For reference; most boys Calvin's age would poke a dead bird with a stick. Calvin waxes philosophical about it instead.
Another bit of Reality Subtext. The dead bird sketched in the first panel was one that Bill Watterson found outside his home.
The one where Calvin and Hobbes figure out that they can play together all night by dreaming about each other, then go to bed saying they'll see each other soon. Seems more like a Heartwarming Moment, until the 10th Anniversary compilation where Bill Watterson revealed that he wrote that strip after the death of his cat Sprite, who was the major inspiration for Hobbes' look and personality. "We can always meet again in dreams."
As sweet as a plum, as lovely as dawn, rolling its tongue over its gums:
My tiger and me, as happy as could be, sat out on the porch as the whole of the sky clouds quietly over.
And it starts to cry, softly, on my shoulder.
We don't want to grow up, but we have to grow up. As sad as I am, I do understand. I do understand, it just makes me sad.
My tiger, my heart — We're growing apart. We're trying to be friends, but it's hard sometimes to be friends with something that eats butterflies and pencil sharpeners, and I think it would be happier being free...
My tiger, my friend, my little godsend. I know someday we'll be happy again.
The family returning home from a trip (on which Hobbes had been left behind at home by mistake) and discovering their house had been broken into. Dad muses how he doesn't feel safe in his own home anymore.
"A man's home is his castle, but it shouldn't have to be a fortress."
Meanwhile, Calvin is practically in hysterics trying to find Hobbes because he thinks his best friend has been tigernapped. (Thankfully, he was not.)
"Mom says Hobbes wouldn't have been stolen because he's not valuable. (sniff) Well, I think he's valuable."
Calvin's mom's take on the break in.
"This is something that you always figure will happen to someone else. Unfortunately, we're all 'someone else' to someone else."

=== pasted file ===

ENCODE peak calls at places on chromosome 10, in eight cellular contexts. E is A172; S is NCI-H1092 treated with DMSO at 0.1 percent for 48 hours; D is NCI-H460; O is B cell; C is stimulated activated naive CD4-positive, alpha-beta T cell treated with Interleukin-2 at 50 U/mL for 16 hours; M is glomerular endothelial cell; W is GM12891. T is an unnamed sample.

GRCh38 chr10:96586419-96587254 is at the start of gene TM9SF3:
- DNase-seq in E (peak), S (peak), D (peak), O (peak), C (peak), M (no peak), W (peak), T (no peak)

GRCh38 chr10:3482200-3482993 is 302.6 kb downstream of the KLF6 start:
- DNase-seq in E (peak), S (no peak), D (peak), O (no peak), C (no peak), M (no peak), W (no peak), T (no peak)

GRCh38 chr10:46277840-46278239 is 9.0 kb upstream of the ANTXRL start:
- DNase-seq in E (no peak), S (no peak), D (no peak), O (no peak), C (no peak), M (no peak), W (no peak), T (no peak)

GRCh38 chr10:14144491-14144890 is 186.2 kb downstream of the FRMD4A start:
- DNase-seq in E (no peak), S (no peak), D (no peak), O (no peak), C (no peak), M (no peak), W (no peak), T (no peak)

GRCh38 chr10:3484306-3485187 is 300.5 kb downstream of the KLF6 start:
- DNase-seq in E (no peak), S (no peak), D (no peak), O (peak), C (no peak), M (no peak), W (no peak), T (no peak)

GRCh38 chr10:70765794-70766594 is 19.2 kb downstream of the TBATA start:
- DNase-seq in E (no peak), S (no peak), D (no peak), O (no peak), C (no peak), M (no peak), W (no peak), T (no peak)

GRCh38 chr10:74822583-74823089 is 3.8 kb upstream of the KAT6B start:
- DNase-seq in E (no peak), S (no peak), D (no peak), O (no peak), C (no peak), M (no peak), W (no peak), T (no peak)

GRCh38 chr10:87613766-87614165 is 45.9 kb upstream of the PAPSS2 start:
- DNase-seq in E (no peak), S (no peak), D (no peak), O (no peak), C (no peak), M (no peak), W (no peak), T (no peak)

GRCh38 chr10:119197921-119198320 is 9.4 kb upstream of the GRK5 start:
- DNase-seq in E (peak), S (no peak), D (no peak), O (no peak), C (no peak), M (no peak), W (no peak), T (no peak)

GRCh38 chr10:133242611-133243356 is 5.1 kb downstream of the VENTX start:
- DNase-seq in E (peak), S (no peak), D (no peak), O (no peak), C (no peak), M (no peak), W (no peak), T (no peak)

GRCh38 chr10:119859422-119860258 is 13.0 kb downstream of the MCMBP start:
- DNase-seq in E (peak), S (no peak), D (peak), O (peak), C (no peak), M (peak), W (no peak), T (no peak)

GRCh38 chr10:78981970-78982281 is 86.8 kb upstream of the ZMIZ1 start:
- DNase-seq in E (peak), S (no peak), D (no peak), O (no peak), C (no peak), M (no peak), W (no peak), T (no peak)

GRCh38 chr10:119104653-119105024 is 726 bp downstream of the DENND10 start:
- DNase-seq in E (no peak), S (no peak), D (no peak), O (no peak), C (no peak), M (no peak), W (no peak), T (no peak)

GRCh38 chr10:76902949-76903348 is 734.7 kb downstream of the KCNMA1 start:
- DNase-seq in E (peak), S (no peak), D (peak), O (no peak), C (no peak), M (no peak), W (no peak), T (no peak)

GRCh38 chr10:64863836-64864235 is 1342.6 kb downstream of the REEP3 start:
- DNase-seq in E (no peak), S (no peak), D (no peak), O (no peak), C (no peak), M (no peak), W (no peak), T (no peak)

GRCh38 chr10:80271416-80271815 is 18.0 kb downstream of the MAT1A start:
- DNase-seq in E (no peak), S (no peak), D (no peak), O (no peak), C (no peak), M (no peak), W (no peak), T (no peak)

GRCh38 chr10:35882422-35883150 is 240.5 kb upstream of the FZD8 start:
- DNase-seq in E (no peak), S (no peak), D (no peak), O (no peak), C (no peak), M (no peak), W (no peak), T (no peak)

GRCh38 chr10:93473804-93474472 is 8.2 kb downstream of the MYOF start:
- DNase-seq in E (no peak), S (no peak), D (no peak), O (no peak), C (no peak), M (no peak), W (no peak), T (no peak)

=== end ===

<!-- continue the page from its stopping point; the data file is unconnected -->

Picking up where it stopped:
The baseball story arc. Calvin signs up for a baseball team, but close to the end, Calvin messes up by accident and makes his team lose. All of the other players cruelly insult Calvin, for something that wasn't even his fault! (One of them even asks if he can hit Calvin with the bat.) The kicker? At the end, Calvin asks the coach if he can sign off and the coach says, "Okay, quitter! Goodbye." Thankfully, Hobbes has a better idea when Calvin gets home.
There's also the story arc when Calvin has to tell his father that he broke his binoculars, and Dad flies into a tirade lasting for almost an entire strip. At the end of it, a tearful Calvin looks up at the man and says: "I have an idea. Let's pretend I already feel horrible about all this and that you don't need to rub it in anymore."
What's worse is that throughout the story up to that point, Calvin is genuinely worried about how angry his father will be, and it almost makes the reader wonder if his fear is just making things seem worse in his head. It's not.
Many of the heartwarming scenes between Hobbes and Calvin become outright devastating if you agree with the interpretation that Hobbes is only alive in Calvin's imagination, and that that's all he has.
Ka-ZAM!◊ Watterson comments in the tenth anniversary book that "imagination is not always appreciated."